Remember what I wrote above that that if you want to modify 3 things, 3 calls to setState will end up re−rendering 3 times. Well imagine the contortions you need to go through to merge the mutation above so it handles 3 arbitrary updates at once.

So then you go looking for other solutions. A popular one is called redux. Effectively instead of directly manipulating data you WRITE LOTS OF CODE to indirectly manipulate data. The set location example above you'd first write a function that made a copy of the person and set the new location. You'd call that an action. You can think of actions like the action in transACTION. You're basically building an transaction system for indirectly manipulating your data.

Let's go back to just setting the location. Redux would want something like this. First they want you to make function to generate *actions*.

function setLocationAction(indexOfPerson, newLocation) {
  return {
    type: SET_LOCATION,
    indexOfPerson: indexOfPerson,
    newLocation: newLocation, 

All the function above does is make on object used to describe the thing you want to happen. The type field will be used later to execute different user supplied code based on the type. So we write that code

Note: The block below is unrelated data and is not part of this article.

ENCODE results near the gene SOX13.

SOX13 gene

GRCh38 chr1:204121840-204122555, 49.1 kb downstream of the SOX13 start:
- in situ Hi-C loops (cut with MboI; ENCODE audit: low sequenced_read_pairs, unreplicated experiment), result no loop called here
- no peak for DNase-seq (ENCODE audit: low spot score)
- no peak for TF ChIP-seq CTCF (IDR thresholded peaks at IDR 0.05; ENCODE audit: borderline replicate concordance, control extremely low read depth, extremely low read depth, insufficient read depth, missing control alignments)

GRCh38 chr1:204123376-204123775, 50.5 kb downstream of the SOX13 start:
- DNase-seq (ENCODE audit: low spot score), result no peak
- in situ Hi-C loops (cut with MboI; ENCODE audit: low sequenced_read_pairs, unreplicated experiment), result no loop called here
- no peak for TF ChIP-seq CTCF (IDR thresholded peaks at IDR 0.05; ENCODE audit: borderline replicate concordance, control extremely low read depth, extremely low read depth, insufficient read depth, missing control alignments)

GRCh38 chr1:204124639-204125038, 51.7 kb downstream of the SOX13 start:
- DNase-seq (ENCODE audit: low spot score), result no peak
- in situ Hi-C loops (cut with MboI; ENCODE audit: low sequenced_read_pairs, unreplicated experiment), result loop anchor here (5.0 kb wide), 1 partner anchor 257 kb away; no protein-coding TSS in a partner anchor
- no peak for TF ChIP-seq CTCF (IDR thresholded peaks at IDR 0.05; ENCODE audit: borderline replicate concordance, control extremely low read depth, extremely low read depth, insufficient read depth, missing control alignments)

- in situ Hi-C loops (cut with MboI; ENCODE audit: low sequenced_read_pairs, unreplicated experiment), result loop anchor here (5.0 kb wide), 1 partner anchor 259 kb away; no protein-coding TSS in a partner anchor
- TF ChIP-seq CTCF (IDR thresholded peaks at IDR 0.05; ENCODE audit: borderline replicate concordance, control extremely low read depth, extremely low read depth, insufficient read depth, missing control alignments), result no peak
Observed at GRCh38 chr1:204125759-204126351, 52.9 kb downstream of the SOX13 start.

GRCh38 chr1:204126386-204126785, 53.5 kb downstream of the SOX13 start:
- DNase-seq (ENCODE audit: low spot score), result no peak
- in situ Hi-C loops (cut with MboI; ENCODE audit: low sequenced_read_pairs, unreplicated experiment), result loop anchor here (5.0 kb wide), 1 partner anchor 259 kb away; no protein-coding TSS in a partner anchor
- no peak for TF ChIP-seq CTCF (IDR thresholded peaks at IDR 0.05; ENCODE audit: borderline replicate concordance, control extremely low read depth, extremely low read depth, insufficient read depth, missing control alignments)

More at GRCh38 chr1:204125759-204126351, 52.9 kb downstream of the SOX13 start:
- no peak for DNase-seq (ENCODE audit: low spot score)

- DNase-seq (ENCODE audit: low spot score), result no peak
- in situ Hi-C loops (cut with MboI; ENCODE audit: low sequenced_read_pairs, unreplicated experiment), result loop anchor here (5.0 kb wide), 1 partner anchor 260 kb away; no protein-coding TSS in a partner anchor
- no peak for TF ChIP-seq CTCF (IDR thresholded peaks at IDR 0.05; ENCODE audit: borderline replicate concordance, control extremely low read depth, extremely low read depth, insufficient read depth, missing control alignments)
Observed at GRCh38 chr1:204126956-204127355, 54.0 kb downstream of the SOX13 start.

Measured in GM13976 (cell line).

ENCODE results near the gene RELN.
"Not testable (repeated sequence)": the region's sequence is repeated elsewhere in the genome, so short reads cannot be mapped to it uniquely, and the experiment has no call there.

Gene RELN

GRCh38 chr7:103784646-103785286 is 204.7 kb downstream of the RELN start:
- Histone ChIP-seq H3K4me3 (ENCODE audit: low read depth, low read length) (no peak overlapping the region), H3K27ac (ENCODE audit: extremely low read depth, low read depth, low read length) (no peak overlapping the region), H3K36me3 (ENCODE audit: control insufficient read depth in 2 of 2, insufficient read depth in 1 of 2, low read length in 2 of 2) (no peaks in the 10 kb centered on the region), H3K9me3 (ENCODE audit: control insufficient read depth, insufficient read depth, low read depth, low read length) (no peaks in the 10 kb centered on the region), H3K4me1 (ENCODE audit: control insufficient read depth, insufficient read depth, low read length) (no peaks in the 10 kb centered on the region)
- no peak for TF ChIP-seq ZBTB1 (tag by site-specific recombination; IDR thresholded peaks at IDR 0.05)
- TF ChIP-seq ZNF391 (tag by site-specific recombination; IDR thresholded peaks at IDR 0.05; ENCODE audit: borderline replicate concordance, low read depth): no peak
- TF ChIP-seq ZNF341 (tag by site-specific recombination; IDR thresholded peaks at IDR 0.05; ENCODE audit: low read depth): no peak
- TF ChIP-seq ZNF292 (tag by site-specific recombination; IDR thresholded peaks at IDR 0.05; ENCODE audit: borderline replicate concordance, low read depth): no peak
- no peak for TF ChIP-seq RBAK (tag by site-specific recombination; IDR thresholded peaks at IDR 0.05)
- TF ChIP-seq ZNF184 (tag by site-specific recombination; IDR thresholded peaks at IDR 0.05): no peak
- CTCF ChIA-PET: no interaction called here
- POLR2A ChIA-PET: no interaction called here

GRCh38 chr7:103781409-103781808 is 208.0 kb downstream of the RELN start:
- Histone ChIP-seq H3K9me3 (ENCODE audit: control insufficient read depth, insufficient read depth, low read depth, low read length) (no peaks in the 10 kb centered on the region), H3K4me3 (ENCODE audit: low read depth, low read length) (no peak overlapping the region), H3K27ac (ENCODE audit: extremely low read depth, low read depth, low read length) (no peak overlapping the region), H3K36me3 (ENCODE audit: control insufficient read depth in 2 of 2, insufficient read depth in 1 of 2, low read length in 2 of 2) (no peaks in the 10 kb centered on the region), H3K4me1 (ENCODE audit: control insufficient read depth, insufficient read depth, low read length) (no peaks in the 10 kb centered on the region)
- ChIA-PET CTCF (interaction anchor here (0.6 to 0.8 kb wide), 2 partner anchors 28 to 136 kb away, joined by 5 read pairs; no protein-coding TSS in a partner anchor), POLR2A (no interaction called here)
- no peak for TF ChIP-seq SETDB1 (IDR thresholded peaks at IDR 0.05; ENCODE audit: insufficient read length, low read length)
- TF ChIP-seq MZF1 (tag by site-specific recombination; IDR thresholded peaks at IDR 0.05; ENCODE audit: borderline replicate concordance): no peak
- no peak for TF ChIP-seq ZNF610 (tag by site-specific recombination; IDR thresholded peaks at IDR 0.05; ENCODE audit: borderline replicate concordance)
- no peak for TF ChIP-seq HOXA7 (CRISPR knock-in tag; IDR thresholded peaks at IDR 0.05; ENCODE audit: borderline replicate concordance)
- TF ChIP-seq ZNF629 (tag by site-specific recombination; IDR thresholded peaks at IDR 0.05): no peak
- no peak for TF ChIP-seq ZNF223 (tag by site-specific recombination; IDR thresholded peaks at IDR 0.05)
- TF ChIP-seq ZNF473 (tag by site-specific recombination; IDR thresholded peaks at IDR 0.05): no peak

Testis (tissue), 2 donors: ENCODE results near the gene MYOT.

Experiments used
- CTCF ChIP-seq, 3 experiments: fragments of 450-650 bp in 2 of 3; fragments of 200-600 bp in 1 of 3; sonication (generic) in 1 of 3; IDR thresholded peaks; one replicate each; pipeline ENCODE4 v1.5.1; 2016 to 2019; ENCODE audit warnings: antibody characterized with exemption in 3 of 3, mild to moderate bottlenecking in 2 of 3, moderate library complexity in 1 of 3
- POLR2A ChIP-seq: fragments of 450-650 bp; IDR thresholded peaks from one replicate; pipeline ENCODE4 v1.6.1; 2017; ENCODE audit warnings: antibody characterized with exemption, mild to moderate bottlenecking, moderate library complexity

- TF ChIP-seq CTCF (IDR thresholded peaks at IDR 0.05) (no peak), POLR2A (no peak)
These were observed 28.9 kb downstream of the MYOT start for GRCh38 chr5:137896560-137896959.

function setLocationReducer(people, action) {
  // copy the person since we can't mutate the existing person
  const newPerson = Object.assign({}, people[action.indexOfPerson]);  
  newPerson.location = action.newLocation;
  // copy the persons list as no mutation allowed
  const newPeople = [
     people.slice(0, action.indexOfPerson),  // everything before person
     newPerson,                              // modified person
     people.slice(action.indexOfPerson + 1); // everything after person
  return newPeople;

Now you register setLocationReducer with redux and then when you want to set the location you'd do something like

dispatch(setLocationAction(indexOfPerson, newLocation));

That generates an *action* object, then using the *type* field ends up calling setLocationReducer all to indirectly set the location of a person

NOTE: I'm new to redux so the example above might not be perfect but that's irrelevant to my point. Please keep reading.

So what about trees of data with redux? The docs tell you try not have nested data. Instead put things in flat arrays and use indices to reference things in other flat arrays.

Read around the net about how everyone seems to think redux is the bees knees (as in they love it).